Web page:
‘Yes, and he said that he’s fancied me for ages.’
‘That’s so cool, all that unrequested love and he never said anything to a soul, his heart must have been breaking for you. It’s so romantic.’
‘It is isn’t it?’
I told her about what he’d said about my Birthday.
‘What do you think he’ll get you?’
‘I don’t know. We’ll only have been going out for three days, so nothing much. He might finish with me by next week.’
‘I think he’ll get you something boss. What if he gets you a necklace with a love heart on it? That means it’s serious. Oh, I’ll be sick with jealousy.’
I told her about our first kiss, not when he kissed me on my head, the real one and the oddest thing happened. I felt this little bubble in my stomach when I was talking about it and it grew and grew and it turned into a scream and when it came out of my mouth it was a squeal and I was so excited and I liked kissing him so much and I can’t wait to see him tomorrow. Sal was still excited for me too, at first. ‘And will you be telling everybody at school or is it a secret? Will you be like snogging in the cloakroom, that’s so cool? Will you be hanging out with him all the time?’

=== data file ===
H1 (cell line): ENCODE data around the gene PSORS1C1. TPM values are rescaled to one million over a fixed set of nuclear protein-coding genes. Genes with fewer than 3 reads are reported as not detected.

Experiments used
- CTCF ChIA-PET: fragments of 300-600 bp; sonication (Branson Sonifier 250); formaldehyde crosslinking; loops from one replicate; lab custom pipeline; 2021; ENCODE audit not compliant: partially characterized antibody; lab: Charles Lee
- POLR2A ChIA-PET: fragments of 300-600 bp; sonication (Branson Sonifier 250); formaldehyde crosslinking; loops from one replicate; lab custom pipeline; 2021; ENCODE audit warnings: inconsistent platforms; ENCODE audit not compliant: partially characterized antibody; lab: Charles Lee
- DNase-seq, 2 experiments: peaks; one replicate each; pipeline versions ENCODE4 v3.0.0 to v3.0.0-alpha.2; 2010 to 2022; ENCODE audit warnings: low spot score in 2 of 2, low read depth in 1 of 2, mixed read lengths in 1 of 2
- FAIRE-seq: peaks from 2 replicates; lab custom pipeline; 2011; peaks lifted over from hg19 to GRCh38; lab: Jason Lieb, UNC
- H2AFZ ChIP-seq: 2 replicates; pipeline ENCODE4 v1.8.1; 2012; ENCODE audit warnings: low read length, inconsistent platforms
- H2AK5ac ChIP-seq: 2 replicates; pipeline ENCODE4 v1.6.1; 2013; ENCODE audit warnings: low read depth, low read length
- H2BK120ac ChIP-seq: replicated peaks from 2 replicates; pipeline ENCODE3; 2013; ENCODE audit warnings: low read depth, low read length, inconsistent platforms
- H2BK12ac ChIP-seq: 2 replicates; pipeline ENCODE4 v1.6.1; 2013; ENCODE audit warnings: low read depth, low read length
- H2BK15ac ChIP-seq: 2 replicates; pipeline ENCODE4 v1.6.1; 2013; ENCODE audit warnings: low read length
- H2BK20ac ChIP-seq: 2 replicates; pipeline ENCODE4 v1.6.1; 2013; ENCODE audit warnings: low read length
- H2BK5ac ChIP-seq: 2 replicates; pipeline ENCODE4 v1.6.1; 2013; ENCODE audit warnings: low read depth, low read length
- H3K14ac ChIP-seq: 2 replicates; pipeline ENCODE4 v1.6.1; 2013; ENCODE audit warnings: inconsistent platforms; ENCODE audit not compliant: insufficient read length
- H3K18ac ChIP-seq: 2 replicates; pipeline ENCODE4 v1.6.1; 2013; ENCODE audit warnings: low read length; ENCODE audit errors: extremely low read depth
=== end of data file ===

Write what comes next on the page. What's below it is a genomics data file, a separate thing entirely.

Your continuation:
‘I don’t know. I won’t, like, go up and speak to him first tomorrow in case he’s changed his mind. He’ll have to come and talk to me.’
‘But what about breaks and lunch will you be having your dinner with him, now?’
‘I don’t know. We haven’t talked about it.’
‘Oh, thanks very much Katie, just drop me now that you’ve got a BF. What am I supposed to do?’
Suddenly, having a boyfriend seemed very complicated. ‘Well, I’ll still hang out with you, of course I will, but I might hang with him sometimes, too. Sal sounded all moody after that until we started thinking about lads that she could hook up with. Then, because she seemed a bit sad about me having Danny, I told her all about the baby kicking and talking about the baby always cheers her up.
And he is kicking a lot, and hard, too. I can put my hand on Mum’s bump and he nearly kicks it off. That bubble that I get in my stomach when I think about kissing Danny feels a bit like the baby kicking.
And talking about babies, are you ready for this? We have a name for the little one. He is going to be called—ta dah—Andrew. I know, it’s a dorky name but let me tell you how it came about.
We were sitting watching telly and me and Dad were arguing about names. Every time I said one he pulled a face and every time he said one I just wanted to kill myself, Laurence and Robert and Alan and he even suggested Victor. Victor, can you even believe that?